Saturday, July 09, 2005

Debate in Darwinian Territory

In case you're interested and have nothing better to do, you might like to read the brief offensive I launched Thursday in the wake of Cardinal Schönborn's op-ed "Finding Design in Nature" (which I posted about same day). This Darwinian fire-fight1 took place in the New York Times's online backyard. I don't know that I took any prisoners, but I at least inflicted a few thought-provoking questions. These were unanswered: hardboiled materialists seem rather impervious to thought.

A couple responses were themselves thought-provoking, and raise some issues worth investigation. Not all of the correspondents were that lucid, but these provided unparallelled entertainment. It's always fun to read the frustrated sputterings of secular humanists, particularly when their worldview is straitjacketted to what the Times editors see fit to print. We can only pray that someday, they'll realize they can't beat objective reality, but will just have to join it.

Here are links to my first post and last post at the New York Times Forum. Please note that you do have to sign up for access to the site, but there is no charge.


1. "Darwinian fitness contest" might be more appropriate, but the inevitable associations with Richard Simmons don't fit the combat metaphor.

UPDATE: another Times article:

Cornelia Dean and Laurie Goodstein, "Leading Cardinal Redefines Church's View on Evolution," New York Times (July 9, 2005). (Hat tip to Thoughts on Christianity and Science)


Lawrence Gage said...

Just ran across this worthy post at the Times Forum:

ccnnghm1 - 6:44 AM ET July 9, 2005 (#4093 of 4107)

More than one hypothesis

When Pope John Paul spoke in passing about evolution to a group of scientists, his original words were mistranslated for some reason.

The original meant that evolution was "more than ONE hypothesis," not "more than AN hypothesis." It was a recognition that there are multiple theories of evolution, some compatible with Catholic faith, and others not.

For instance, modern theories of evolution that consider humans to be only material beings, and that deny that each human is a unique soul created from nothing by God, are neither compatible with Christian faith nor supportive of the individual's infinite human dignity.

The late Pope said exactly that in his address to the scientists.

Cardinal Schoenborn moves the debate forward, not backward, by calling into question the issue of undirected natural selection as a moving force in evolution. Those Catholic scholars like Michael Behe who say that the scientific evidence, particularly in biochemistry, favor an element of design in evolution, are pushing our understanding of biological development forward, not backward.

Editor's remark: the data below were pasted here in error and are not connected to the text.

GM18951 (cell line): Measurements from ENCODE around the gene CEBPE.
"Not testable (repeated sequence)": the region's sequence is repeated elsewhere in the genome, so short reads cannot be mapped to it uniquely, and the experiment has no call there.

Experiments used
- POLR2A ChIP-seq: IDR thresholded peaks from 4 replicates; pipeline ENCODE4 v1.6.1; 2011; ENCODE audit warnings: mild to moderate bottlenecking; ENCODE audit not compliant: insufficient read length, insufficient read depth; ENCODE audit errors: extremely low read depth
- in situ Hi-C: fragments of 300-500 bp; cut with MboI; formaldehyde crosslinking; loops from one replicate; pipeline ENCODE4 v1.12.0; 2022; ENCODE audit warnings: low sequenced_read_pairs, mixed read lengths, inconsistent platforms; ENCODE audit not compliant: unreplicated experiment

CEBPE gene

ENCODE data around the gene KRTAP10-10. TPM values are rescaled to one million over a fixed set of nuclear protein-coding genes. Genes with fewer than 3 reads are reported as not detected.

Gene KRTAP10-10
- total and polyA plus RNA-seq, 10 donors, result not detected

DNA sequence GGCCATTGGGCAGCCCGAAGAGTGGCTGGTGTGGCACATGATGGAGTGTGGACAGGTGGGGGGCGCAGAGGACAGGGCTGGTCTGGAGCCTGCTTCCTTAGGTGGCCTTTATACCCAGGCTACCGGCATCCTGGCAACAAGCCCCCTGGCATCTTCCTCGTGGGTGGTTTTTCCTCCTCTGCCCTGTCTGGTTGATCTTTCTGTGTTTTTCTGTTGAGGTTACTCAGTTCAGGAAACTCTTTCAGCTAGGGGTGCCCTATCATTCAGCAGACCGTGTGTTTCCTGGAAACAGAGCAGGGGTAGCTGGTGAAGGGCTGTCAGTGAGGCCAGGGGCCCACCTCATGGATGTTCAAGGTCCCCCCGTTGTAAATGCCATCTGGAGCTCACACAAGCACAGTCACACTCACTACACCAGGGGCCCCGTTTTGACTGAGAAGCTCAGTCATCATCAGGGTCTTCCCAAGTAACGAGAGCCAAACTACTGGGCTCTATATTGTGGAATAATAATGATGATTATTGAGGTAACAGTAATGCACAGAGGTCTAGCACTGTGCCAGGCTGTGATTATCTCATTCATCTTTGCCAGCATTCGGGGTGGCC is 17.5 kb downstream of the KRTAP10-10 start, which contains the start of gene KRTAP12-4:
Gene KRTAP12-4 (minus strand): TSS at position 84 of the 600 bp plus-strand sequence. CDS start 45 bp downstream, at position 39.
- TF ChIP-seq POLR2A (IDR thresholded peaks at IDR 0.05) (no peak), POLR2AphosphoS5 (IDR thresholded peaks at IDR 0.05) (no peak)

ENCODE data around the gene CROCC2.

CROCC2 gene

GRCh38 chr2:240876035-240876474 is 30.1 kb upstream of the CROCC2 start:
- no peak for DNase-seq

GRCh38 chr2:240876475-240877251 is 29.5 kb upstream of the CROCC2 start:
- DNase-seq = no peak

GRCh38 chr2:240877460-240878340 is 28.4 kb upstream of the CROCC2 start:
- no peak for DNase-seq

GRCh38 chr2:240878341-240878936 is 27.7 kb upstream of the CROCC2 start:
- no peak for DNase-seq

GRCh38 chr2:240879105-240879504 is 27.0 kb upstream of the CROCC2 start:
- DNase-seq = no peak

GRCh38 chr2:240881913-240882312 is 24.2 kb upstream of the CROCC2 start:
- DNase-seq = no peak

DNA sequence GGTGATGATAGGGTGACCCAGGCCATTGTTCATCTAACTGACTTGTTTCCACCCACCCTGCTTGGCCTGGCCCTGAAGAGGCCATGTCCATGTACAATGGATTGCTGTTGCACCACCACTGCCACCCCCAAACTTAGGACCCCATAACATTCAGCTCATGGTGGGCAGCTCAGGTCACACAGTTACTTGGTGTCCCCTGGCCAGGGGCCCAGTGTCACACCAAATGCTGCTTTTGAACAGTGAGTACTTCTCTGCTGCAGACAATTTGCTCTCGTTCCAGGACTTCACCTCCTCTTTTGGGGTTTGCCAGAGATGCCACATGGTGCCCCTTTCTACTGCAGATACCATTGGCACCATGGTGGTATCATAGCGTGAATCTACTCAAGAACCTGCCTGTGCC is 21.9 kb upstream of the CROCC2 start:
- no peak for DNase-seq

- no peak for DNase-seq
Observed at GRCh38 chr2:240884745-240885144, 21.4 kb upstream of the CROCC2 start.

Long ago, while I was studying with Dr. Pauling, the father of evolutionary biochemistry, I wondered how, for instance, the Krebs cycle could have arisen from a series of evolutionary steps in the cell. After all, many of the steps produce chemicals that poison the cell in adequate concentrations, and so the enzymes that move the process forward would have had to be evolved simultaneously for the system to work at all.

Now, thirty plus years later, we are no closer to answering that puzzle. The design inference says that some intelligence put the puzzle together at once, and moved the evolutionary process forward in one massive thrust.

If Behe and Schoenborn and all the others working in this field are denied the opportunity to add to the discussion, let's all go back to believing in phlogiston.

One final thing--at no time since Darwin has the Church "taught" evolution. The Church doesn't teach science, which answers the what and how questions of life. The Church teaches the Faith, which answers the who and why questions of life. So let's stop talking about the Church "supporting" or "denying" evolution as if that were part of Her mission.

Lawrence Gage said...

Another worthy post. Though only tangentially related to Darwinism, it is directly related to the subject of this blog. MJ

wordsmyth1 - 8:54 AM ET July 9, 2005 (#4099 of 4108)
bj flanagan

Second Foundation

"Quantum mechanics (and Bell's inequality) imply that randomness is irreducible in the universe. There are NO hidden variables." [from previous post]

Bell believed in hidden variables (private communication) and Hartle, Holland, Peres, 't Hooft et al. have recently revived this line of inquiry. Moreover, Gell-Mann has been quoted in Scientific American to the effect that Bohr and Heisenberg "brainwashed" a generation of physicists into thinking quantum mechanics was a finished work. A show of hands conducted by the authors (Wheeler & Tegmark) indicated that around half of the physicists in the room no longer subscribed to the Copenhagen dogma.

The possible consequences of the ongoing work could scarcely be more profound, for when the foundations of physics shift, so too with all that rests upon those foundations -- meaning, all the rest of science and its attendant technology. The last time this happened, we got lasers, transistors and the Bomb.

David M. Smith said...


Here is another funny debate. If your not worn out, you might want to pile on.